Biz Tips: 8 Important Things I’ve Learned in 4 Years of Freelance Writing

Biz Tips: 8 Important Things I’ve Learned in 4 Years of Freelance Writing

Biz Tip:

8 Important Things I’ve Learned in 4 Years of Freelance Writing

In 2016, I was an undergraduate who had laid his hands on all sorts of imaginable part-time jobs. It wasn’t the meager income I was earning that was killing as much as the scarcity of those jobs in my part of the world.

Although I wouldn’t take the leap of faith to become a freelance writer until 2017, 2016 was the year I said: enough!

I came into the freelance writing industry with so much hope and enthusiasm, I knew I wasn’t quite a good writer but I was a writer nonetheless, so I was going to give it whatever it took. Nothing prepared me for what was to come after.

After four years and tens of thousands of dollars in freelance writing income, here are the eight things I wish someone had taught me as a beginner.

80% of the struggle is in being a good writer

I’m not about to tell you that getting freelance writing gigs is easy. For me, it isn’t. And it’s especially hard if you speak English as a second language.

But the bulk of the trouble you will face doesn’t come from scarcity of clients, it comes from your ability to actually come up with a masterpiece each time you put a pen to paper.

I’m a Nigerian; I only speak English as a second language and I see discrimination on job boards all the time. Plus, this industry gets more populated every day.

One important thing that can save you and keep the top dollars coming your way is to be a one-in-a-million writer.

In his book So Good They Can’t Ignore You, author Cal Newport quotes comedian Steve Martin’s advice to entertainers where he says “Be so good they can’t ignore you.”

With thousands of freelance writers typing their fingers away furiously at cafes across the globe, the best thing you can do for your freelance writing career is to be the best writer that you can be.

Hustle really hard but acknowledge luck

I remember being first introduced to Bamidele Onibalusi’s Facebook group. This coincided with a time he launched a challenge he tagged “Make your first $1,000 in 30-60 days.”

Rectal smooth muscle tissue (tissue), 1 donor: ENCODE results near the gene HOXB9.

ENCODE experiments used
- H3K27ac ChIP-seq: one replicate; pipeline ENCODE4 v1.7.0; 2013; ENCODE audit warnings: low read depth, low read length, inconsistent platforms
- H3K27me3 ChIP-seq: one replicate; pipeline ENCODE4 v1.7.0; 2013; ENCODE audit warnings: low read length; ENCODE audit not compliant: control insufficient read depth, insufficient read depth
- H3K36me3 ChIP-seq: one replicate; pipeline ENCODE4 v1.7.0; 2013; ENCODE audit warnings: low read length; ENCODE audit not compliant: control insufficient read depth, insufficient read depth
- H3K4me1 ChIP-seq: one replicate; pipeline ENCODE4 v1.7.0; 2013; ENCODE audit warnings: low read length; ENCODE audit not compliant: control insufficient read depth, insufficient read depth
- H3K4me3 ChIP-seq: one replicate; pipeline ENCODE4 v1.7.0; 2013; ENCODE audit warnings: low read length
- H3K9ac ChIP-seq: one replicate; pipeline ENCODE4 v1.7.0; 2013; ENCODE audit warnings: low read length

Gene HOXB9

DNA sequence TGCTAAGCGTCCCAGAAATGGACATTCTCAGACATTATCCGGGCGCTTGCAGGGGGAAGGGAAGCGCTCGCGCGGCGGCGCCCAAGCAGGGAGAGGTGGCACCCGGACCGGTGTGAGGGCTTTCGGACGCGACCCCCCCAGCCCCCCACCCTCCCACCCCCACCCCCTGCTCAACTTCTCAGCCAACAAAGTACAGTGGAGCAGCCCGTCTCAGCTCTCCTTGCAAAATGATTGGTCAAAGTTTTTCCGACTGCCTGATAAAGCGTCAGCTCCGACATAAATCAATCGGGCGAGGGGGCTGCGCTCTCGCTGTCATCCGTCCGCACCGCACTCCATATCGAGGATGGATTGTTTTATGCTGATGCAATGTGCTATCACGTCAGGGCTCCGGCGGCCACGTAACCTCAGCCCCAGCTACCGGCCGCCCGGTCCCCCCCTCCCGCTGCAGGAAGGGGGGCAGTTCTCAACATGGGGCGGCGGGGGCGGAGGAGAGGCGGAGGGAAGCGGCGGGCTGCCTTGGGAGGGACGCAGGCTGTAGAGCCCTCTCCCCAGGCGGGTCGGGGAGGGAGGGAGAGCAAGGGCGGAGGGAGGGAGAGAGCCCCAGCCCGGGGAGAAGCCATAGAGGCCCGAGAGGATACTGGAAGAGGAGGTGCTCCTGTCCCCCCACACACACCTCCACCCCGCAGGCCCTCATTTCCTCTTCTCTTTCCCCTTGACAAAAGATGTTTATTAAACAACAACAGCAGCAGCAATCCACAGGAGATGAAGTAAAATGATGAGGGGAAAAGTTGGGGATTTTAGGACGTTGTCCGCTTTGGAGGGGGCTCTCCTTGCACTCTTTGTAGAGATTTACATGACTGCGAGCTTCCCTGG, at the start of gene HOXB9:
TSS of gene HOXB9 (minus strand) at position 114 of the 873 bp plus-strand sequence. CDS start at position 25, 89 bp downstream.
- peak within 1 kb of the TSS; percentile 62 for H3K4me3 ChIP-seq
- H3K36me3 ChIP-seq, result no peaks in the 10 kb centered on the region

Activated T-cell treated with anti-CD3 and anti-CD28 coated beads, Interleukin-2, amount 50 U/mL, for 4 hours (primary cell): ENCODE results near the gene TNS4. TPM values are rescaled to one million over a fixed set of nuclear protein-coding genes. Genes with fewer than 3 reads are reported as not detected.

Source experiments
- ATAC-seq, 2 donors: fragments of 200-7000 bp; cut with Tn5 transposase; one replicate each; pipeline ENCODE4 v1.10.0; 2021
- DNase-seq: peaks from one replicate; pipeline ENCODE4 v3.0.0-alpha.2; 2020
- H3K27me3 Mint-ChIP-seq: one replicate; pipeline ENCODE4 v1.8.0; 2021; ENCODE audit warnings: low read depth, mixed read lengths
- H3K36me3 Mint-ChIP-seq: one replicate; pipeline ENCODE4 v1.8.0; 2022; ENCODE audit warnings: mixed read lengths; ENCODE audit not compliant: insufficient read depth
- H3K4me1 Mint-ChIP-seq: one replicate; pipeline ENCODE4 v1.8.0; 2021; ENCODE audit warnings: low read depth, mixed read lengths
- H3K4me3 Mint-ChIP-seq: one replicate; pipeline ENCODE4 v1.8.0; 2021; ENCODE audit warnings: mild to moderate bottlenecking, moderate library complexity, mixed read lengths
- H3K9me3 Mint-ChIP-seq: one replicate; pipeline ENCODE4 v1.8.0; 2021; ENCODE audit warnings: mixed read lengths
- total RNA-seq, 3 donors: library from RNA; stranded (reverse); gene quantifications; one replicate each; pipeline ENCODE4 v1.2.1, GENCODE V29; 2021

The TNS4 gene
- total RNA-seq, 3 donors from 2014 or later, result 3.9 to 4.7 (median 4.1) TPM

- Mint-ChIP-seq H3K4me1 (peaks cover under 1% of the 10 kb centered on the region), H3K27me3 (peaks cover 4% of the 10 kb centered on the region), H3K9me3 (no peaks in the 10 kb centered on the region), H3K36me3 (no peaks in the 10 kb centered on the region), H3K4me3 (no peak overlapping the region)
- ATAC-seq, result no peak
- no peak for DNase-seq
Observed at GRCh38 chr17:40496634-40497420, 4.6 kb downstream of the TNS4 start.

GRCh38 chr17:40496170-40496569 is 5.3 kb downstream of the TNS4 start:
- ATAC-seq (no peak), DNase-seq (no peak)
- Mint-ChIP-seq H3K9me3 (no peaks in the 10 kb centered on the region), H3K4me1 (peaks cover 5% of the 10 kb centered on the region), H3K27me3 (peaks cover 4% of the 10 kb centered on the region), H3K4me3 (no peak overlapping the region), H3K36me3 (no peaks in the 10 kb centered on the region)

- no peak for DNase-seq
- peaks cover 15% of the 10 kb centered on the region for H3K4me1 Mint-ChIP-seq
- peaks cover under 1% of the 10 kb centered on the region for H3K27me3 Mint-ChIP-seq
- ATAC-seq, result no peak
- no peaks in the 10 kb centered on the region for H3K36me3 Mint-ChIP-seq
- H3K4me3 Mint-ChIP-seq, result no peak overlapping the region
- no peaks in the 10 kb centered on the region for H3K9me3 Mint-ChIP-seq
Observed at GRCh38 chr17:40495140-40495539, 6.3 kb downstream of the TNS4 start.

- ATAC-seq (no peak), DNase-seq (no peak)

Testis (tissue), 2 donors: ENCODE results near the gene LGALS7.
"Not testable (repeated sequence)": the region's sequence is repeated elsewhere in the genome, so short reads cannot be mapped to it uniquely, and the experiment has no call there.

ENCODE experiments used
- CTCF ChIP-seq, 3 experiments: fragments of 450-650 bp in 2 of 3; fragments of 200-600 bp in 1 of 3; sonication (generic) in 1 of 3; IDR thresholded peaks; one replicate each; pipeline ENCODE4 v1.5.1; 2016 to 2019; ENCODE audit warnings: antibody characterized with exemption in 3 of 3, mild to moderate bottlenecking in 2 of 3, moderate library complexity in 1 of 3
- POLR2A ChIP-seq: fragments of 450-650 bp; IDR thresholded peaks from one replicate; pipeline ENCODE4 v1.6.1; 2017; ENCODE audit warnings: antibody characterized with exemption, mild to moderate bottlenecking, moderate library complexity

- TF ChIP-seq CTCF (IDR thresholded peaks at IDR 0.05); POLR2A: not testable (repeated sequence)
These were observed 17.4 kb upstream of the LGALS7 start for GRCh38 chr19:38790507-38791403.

He led the challenge and documented his journey publicly for everyone to follow. He also showed us his pitching templates and guided us on several other things concerning how to get a client.

With so many freelance writers from all across the world joining the challenge and making their first $1,000 in a relatively short time, I joined, too.

Unfortunately, no matter what I did, no client came forth. Of course, there is no denying that the odds were against me: I was completely new, I had no niche yet, my laptop was bad, I had to write exams, I had… so many things were wrong.

But that’s not an excuse. After sending hundreds of pitches and landing no gig, I was about to give up when my first client got into my inbox himself.

Until this day, I have no idea how he came across me or even my email. I can’t seem to recall how the negotiation went but we settled on $170/week work. The rest is history.

My first well-paying project came also miraculously. I will tell you about that in some other section of this post.

The takeaway here is that: work really hard, practice, pitch, and do whatever hustle you can. But have it in mind that luck sometimes plays a role in this, even though working hard is what ultimately makes you lucky.

Learn to pitch your own way

While the pitch templates I copied from experts got me a few answers, it never did bring me any good luck.

In retrospect, I figured that most of my failures in the early days could be due to the fact that I followed templates hook, line, and sinker. And it was all because I lacked confidence and also believed it had to be in a specific format.

But nothing could be farther from truth. Yes, there are rules to sending pitches: start with a first name, go straight to the point, make it short and sweet, call to action, etc.

But these rules are not cast in stone. You’ve got to understand the uniqueness of each prospect and how to address them.

While it’s very important to study the templates, only use them as a blueprint to guide you on how to make yours. And change the rules if you have to.

But bear in mind that nothing makes you come off as spammy like sending un-personalized emails to a prospect. If you are using a template, they’ve seen a lot of it. The only way to stand out is to create your own.

Guest post on great sites

If I should take a look at my cold pitching conversion rate, it would be 0.001%.

We were taught to look for companies in our niche, see if they could use a copywriter, find the decision-makers, and then pitch those. As a matter of fact, this works, but not half as effective as having a client reach out seeking your services.

And guest posting on popular blogs like Business2Community will help you with that (Thanks Business2Community, two clients have found me because I wrote for you).